Tesoro Alaska Co. LLC’s Kenai refinery
• Upgrade of H2S or total-sulfur continuous monitoring system for main refinery flare and refinery fuel gas systems.
• Installation of one or more aboveground storage tank(s) sufficient to replace the capacity of the API canals.
• Reporting of each acid-gas flaring event with information related to the event, including its cause as well as available measures to reduce likelihood of its recurrence.
• Installation of an ambient SO2 monitoring system as well as continuous measurement and reporting of ambient SO2 concentrations in the event three acid-gas flaring events occur within any 12-month period.
• Implementation of a third-party auditing program to evaluate compliance with requirements in the Title V permit.
Tesoro Refining & Marketing Co. LLC’s (TRMC) Martinez, Calif., refinery
• At the fluid catalytic cracking unit (FCCU), final NOx emission limits of 40 ppm on a 7-day rolling average basis and 20 ppm on a 365-day rolling average basis; a CO-emission limit of 180 ppm on a 365-day rolling average basis; and NOx continuous emissions monitoring systems on stack to demonstrated compliance with NOx limits.
• At the delayed coker, a drum-depressurization standard of 2 psig and quench-cycle requirements (including restrictions on quench-water quality and feed as well as quench-water fill time of at least 5 hrs/cycle) to control VOCs and other pollutants.
• At the delayed coker, at least 30-ft walls surrounding the coke pit to control PM.
• At the sulfuric acid plant (SAP), SO2-emission limits of 1.85 lb/tonne of sulfuric acid produced on a 3-hr rolling average basis and 1.7 lb/tonne produced on a 365-day rolling average basis, as well as implementation of monitoring and operation-and-maintenance plans.
• At the sulfur recovery plant (SRU), optional routing of sulfur-pit emissions from SRU to SAP, subject to SAP limits.
Par Hawaii Refining LLC’s Kapolei refinery
• On 11 heaters and boilers, implementation of NOx limits along with either ultralow-NOx burners or flue gas recirculation.
• For all heaters and boilers, restriction of fuel oil burning in combustion units to control SO2; installation of NOx continuous emissions monitoring systems; upgrading or replacement of H2S continuous monitoring systems; and implementation of an operation-and-maintenance plan for the systems.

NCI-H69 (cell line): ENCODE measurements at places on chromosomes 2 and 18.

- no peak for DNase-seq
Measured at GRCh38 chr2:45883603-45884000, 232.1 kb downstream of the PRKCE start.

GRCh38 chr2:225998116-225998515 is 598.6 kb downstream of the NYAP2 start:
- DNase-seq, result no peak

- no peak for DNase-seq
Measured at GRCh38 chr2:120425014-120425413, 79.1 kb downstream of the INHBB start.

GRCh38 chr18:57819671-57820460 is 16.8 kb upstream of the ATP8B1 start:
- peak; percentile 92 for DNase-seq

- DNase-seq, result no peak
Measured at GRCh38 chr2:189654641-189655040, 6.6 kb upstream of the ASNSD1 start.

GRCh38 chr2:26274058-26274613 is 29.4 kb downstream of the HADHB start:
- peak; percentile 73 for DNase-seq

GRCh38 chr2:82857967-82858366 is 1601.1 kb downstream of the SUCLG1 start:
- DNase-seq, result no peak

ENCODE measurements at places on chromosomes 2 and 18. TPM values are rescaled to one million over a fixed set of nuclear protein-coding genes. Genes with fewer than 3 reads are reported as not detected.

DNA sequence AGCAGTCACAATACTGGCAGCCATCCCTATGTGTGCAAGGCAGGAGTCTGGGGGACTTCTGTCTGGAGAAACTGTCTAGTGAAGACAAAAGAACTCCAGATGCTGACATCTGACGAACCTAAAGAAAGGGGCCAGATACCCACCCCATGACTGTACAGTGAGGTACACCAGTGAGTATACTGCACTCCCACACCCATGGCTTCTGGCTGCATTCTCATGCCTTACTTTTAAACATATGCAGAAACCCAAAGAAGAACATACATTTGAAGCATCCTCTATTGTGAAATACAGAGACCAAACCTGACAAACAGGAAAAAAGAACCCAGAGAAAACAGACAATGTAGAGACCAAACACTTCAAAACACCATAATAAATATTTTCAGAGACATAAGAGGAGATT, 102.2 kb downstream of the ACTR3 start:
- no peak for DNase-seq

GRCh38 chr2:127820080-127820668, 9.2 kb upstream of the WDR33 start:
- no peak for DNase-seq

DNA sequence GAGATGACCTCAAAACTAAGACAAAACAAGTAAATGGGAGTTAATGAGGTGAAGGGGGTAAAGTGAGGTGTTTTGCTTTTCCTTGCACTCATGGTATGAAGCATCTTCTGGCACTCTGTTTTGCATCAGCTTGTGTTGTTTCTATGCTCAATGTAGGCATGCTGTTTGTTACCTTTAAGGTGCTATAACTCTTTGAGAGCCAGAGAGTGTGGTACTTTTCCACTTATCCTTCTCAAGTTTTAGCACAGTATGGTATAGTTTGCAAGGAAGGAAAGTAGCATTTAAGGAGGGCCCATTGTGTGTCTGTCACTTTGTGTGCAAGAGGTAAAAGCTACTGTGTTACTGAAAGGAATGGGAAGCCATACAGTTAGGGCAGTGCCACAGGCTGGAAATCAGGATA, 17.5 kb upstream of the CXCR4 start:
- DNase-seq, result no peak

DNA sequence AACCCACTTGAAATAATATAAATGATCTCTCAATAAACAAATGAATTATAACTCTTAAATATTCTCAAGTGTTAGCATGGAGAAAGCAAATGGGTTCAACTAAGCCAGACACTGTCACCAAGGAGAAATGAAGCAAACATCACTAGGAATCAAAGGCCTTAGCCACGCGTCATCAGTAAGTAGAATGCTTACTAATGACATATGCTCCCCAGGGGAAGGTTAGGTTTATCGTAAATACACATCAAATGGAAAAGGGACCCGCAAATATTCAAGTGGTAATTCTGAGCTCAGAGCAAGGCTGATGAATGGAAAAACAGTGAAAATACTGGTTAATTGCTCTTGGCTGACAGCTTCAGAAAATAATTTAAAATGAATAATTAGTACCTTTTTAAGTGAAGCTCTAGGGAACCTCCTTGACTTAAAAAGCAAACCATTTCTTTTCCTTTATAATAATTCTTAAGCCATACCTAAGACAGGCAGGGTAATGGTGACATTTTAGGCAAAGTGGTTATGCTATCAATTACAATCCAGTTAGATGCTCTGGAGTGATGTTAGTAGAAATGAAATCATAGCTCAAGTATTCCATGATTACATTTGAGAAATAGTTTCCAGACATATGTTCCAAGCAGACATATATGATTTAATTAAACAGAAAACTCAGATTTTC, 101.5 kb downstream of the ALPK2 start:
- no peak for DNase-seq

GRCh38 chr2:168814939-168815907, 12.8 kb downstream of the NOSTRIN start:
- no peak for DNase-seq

• At the SRU, SO2-emission limit of 180 ppm on a 365-day rolling basis; implementation of SO2 continuous emissions monitoring systems; and implementation of an operation-and-maintenance plan for those systems.
TRMC’s Mandan refinery
• At the FCCU, execution of annual PM stack testing at the unit.
• Development of a comprehensive continuous monitoring system operation-and-maintenance plan that is designed to enhance the performance of system components, improve system accuracy and stability, and minimize periods of system downtime.
• Execution of a continuous monitoring system root-cause failure analysis as well as development of a downtime corrective-action plan for any continuous monitoring system having a downtime of more than 5% of the total time for each of two consecutive calendar quarters.
TRMC’s Salt Lake City refinery
• At the FCCU, installation of a nonregenerative wet-gas scrubber as well as either a LoTOx system or equivalent-NOx control technology on the unit.
• At the FCCU, NOx-emission limits of 20 ppm on a 7-day rolling average basis and 10 ppm on a 365-day rolling average basis; SO2-emission limits of 18 ppm on a 7-day rolling average basis and 10 ppm on a 365-day rolling average basis; and CO-emission limits of 500 ppm on a 1-hr block average and 100 ppm on a 365-day rolling average.
• At the FCCU, installation of NOx, SO2, and CO continuous emissions monitoring systems to demonstrate compliance with corresponding limits.
At TRMC’s Anacortes refinery, the operator must complete a third-party audit of the refinery’s benzene waste streams to identify and correct any issues not in compliance with CAA’s national emission standards for hazardous air pollutants, according to the consent decree.
Contact Robert Brelsford at firstname.lastname@example.org.